Competition Winners’ Poems & Videos 2019

The competition winners selected by Kei Miller

First Prize: ‘Happiness’ by Kathryn Bevis

Second Prize: ‘Night in Black and Gold’  by Lauren Garland

Third Prize: ‘The Wonder’ by Anna Kisby

Honourable Mentions (in alphabetical order)

’Brother Lawrence explains his coming to faith’ by Lydia Harris

‘How to be a Mystic’ by Pauline Plummer


First Prize: Kathryn Bevis

Kathryn Bevis is an emerging poet and educator.  She is founder of The Writing School in Winchester and hosts a Poetry for Wellbeing project for service users of the mental health charity Mind, funded by Arts Council England.  Kathryn was a runner up in the Out-Spoken Prize for Poetry, 2019.





After Terence Hayes

It’s in the damp whorl of biscuit-scented hair on the—–nape
of a newborn or in the mint of Sunday new potatoes which—–shine
under their lick of butter. It’s watching for the—–phases
of the moon, the intentional way it swells and arcs, shrinks and—–spins;
it is your breath’s humidity in this bed of ours, a solid—–ship
that rocks us in the dark, or in the steam that rises from the compost—–heap
on winter evenings. It’s in the winking silk of a spider’s web against the misted—–pane
or in coffee, sweetened with its glob of honey, drunk outdoors in smoking—–sips
from the Thermos lid. It’s in our sense that, whatever—–happens
now is who we might become, this walk together in the woods, these plump—–shapes
of dripping malachite moss, that fiddlehead of the fern’s curled—–spine.

There is a video of Kathryn reading her poem here

Second Prize: Lauren Garland

Lauren Garland is a student on the MA programme in Creative Writing at Manchester Metropolitan University. Her recent work explores friendship and visual art. Lauren’s poetry has been published in magazines including Butcher’s Dog and Poetry Salzburg Review. She was commended in the 2018 McLellan Poetry Prize and her collaboration with composer Aaron Breeze won the 2019 Rosamond Prize. Lauren is on Twitter as @GarlandLauren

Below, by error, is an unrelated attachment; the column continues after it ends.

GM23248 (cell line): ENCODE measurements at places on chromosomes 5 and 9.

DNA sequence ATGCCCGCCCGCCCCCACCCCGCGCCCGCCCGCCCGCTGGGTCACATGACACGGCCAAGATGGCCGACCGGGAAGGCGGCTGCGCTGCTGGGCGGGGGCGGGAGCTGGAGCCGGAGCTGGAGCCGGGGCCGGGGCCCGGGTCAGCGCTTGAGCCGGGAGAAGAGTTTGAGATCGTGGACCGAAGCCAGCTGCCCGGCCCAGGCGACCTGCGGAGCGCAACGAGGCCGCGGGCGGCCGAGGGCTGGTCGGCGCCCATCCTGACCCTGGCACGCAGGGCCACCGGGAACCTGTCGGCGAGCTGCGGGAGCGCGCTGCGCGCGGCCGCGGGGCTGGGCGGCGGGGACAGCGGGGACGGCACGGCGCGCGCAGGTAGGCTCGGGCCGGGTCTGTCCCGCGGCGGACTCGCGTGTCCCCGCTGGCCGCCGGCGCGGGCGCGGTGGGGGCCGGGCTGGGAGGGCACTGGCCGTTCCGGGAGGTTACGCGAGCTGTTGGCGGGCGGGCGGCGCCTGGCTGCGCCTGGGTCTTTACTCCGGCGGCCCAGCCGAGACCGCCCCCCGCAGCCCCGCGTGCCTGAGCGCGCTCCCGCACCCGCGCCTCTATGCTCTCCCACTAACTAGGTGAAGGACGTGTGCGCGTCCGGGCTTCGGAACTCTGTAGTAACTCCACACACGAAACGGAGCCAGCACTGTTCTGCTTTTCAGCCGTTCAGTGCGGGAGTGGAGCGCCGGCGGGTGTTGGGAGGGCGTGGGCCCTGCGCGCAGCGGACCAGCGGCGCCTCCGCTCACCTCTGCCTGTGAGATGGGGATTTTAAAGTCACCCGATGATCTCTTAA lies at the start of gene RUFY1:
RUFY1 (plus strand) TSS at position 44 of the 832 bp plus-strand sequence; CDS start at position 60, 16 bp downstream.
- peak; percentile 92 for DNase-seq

Night in Black and Gold
After James Abbott McNeill Whistler

Tonight I leaned at the office window as slate grey smoke
choked an ash white sky—-the fire at the recycling plant

on Frederick Road—-it drew me back to this nocturne—-the night
in black and gold—-those clouds hurling their moods around

like frustrated artists—-I swear I see figures in the water
reflected somehow but it doesn’t make sense—-and a phoenix

or a ghost ship exploding—-you reckon they’re fireworks
you’re probably right—-we hover like this by any given

masterpiece—-at any tower block window—-colouring the world
over half pints of ale—-remember our night in the ‘70s club

the minutes we spent sketching tangerines—-I showed you
my scribbles in orange and grey—-you taught me to shade

it was cold—-still December—-we necked Campari—-shimmied
round our bar stools to Stevie Wonder—-some guy

took our picture—-and later—-huddled at the bus stop—-we burned
through a couple of Marlborough Gold—-scorched the black canvas

There is a video of Lauren reading her poem here